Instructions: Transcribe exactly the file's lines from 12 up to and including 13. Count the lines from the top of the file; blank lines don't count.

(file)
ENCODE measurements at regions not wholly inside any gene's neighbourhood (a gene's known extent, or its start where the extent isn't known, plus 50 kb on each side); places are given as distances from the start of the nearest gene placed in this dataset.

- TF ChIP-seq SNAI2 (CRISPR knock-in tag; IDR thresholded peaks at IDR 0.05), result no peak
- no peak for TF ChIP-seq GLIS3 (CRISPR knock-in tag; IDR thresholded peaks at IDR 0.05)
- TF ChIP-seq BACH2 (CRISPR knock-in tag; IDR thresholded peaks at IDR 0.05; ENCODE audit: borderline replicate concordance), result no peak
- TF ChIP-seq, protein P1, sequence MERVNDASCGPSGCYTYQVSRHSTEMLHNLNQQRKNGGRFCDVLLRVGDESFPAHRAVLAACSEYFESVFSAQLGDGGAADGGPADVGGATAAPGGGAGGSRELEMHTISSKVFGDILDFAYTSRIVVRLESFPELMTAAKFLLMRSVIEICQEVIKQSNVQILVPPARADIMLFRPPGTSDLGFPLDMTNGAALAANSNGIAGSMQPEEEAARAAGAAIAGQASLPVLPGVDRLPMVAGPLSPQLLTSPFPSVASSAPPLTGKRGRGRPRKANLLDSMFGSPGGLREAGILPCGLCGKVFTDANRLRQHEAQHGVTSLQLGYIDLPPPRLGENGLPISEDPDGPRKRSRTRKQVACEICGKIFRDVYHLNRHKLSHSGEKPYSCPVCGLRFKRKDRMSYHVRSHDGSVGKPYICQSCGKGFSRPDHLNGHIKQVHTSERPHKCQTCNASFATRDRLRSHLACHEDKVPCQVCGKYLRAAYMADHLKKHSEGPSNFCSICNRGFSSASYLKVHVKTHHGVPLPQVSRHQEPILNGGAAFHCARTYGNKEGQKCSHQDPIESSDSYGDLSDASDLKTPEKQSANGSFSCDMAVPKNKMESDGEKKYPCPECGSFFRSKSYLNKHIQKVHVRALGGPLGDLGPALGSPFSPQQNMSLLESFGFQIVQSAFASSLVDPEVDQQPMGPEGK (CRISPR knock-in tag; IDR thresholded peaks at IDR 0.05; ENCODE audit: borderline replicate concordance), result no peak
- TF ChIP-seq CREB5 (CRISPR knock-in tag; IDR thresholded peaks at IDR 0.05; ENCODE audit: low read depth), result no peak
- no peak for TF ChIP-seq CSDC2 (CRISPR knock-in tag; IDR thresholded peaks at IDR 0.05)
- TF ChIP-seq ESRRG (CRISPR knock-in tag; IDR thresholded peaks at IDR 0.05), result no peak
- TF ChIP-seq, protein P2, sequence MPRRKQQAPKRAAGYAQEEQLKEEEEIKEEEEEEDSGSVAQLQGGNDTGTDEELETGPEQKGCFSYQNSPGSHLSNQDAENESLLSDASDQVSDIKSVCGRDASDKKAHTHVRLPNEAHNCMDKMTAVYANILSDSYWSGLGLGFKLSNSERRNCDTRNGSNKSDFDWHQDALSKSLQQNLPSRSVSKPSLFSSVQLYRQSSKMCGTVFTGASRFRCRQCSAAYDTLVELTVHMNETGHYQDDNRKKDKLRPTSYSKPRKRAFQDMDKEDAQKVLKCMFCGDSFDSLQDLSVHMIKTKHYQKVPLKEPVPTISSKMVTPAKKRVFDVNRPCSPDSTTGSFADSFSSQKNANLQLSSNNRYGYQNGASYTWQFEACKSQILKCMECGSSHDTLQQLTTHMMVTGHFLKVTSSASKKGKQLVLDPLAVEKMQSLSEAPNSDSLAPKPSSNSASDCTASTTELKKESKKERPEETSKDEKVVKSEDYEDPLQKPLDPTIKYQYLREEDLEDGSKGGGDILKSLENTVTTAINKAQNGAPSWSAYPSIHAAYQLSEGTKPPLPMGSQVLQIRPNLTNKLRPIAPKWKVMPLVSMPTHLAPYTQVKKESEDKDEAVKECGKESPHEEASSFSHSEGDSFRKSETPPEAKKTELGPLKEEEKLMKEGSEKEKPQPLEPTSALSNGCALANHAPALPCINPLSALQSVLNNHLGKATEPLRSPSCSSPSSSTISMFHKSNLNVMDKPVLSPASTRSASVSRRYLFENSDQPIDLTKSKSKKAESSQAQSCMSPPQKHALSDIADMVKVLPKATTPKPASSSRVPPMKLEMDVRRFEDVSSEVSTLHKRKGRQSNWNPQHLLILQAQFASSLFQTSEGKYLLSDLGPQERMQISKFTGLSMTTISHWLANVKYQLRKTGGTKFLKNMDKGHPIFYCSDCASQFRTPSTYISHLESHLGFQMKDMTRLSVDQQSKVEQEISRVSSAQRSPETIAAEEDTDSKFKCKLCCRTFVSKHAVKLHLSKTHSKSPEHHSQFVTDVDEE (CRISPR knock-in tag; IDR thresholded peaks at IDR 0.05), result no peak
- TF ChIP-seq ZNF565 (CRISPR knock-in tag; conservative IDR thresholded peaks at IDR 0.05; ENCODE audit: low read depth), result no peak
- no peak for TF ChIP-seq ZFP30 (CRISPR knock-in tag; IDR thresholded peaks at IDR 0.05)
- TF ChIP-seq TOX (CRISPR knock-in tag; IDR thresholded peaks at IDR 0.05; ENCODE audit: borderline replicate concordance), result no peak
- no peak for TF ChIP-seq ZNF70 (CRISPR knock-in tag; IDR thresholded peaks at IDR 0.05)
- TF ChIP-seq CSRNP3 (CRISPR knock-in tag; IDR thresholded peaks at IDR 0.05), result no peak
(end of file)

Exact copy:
- TF ChIP-seq TOX (CRISPR knock-in tag; IDR thresholded peaks at IDR 0.05; ENCODE audit: borderline replicate concordance), result no peak
- no peak for TF ChIP-seq ZNF70 (CRISPR knock-in tag; IDR thresholded peaks at IDR 0.05)